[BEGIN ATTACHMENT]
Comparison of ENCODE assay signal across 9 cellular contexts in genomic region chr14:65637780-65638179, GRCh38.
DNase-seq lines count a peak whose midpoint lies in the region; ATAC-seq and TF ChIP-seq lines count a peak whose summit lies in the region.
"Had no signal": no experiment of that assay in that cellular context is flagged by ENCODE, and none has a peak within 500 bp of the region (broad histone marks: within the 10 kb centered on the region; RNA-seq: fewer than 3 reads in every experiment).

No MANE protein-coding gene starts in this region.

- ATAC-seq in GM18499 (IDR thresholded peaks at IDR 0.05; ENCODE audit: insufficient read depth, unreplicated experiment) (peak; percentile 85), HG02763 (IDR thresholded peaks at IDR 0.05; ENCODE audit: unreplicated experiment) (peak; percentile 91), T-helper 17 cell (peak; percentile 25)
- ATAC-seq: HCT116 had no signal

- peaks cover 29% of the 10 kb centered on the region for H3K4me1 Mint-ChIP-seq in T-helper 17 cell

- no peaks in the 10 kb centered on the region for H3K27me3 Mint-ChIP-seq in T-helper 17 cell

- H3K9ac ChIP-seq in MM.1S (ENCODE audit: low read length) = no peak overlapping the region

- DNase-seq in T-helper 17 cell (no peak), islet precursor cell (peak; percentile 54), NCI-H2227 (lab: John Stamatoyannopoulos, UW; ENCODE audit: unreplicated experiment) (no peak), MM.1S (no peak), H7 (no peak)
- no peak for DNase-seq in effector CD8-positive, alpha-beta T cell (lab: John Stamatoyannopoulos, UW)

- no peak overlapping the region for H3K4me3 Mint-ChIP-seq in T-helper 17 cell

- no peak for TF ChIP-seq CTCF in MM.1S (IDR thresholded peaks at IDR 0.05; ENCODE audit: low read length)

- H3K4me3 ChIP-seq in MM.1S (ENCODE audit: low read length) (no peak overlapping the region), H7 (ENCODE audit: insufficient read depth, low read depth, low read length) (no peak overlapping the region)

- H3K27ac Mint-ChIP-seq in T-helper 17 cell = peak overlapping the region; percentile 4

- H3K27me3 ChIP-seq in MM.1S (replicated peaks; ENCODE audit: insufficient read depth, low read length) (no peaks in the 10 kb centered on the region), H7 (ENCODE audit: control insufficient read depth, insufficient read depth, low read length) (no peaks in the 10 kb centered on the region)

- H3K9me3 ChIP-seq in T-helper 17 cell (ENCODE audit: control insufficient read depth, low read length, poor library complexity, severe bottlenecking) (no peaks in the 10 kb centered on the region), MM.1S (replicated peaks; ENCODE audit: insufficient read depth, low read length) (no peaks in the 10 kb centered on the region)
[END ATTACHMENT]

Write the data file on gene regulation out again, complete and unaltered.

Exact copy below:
Comparison of ENCODE assay signal across 9 cellular contexts in genomic region chr14:65637780-65638179, GRCh38.
DNase-seq lines count a peak whose midpoint lies in the region; ATAC-seq and TF ChIP-seq lines count a peak whose summit lies in the region.
"Had no signal": no experiment of that assay in that cellular context is flagged by ENCODE, and none has a peak within 500 bp of the region (broad histone marks: within the 10 kb centered on the region; RNA-seq: fewer than 3 reads in every experiment).

No MANE protein-coding gene starts in this region.

- ATAC-seq in GM18499 (IDR thresholded peaks at IDR 0.05; ENCODE audit: insufficient read depth, unreplicated experiment) (peak; percentile 85), HG02763 (IDR thresholded peaks at IDR 0.05; ENCODE audit: unreplicated experiment) (peak; percentile 91), T-helper 17 cell (peak; percentile 25)
- ATAC-seq: HCT116 had no signal

- peaks cover 29% of the 10 kb centered on the region for H3K4me1 Mint-ChIP-seq in T-helper 17 cell

- no peaks in the 10 kb centered on the region for H3K27me3 Mint-ChIP-seq in T-helper 17 cell

- H3K9ac ChIP-seq in MM.1S (ENCODE audit: low read length) = no peak overlapping the region

- DNase-seq in T-helper 17 cell (no peak), islet precursor cell (peak; percentile 54), NCI-H2227 (lab: John Stamatoyannopoulos, UW; ENCODE audit: unreplicated experiment) (no peak), MM.1S (no peak), H7 (no peak)
- no peak for DNase-seq in effector CD8-positive, alpha-beta T cell (lab: John Stamatoyannopoulos, UW)

- no peak overlapping the region for H3K4me3 Mint-ChIP-seq in T-helper 17 cell

- no peak for TF ChIP-seq CTCF in MM.1S (IDR thresholded peaks at IDR 0.05; ENCODE audit: low read length)

- H3K4me3 ChIP-seq in MM.1S (ENCODE audit: low read length) (no peak overlapping the region), H7 (ENCODE audit: insufficient read depth, low read depth, low read length) (no peak overlapping the region)

- H3K27ac Mint-ChIP-seq in T-helper 17 cell = peak overlapping the region; percentile 4

- H3K27me3 ChIP-seq in MM.1S (replicated peaks; ENCODE audit: insufficient read depth, low read length) (no peaks in the 10 kb centered on the region), H7 (ENCODE audit: control insufficient read depth, insufficient read depth, low read length) (no peaks in the 10 kb centered on the region)

- H3K9me3 ChIP-seq in T-helper 17 cell (ENCODE audit: control insufficient read depth, low read length, poor library complexity, severe bottlenecking) (no peaks in the 10 kb centered on the region), MM.1S (replicated peaks; ENCODE audit: insufficient read depth, low read length) (no peaks in the 10 kb centered on the region)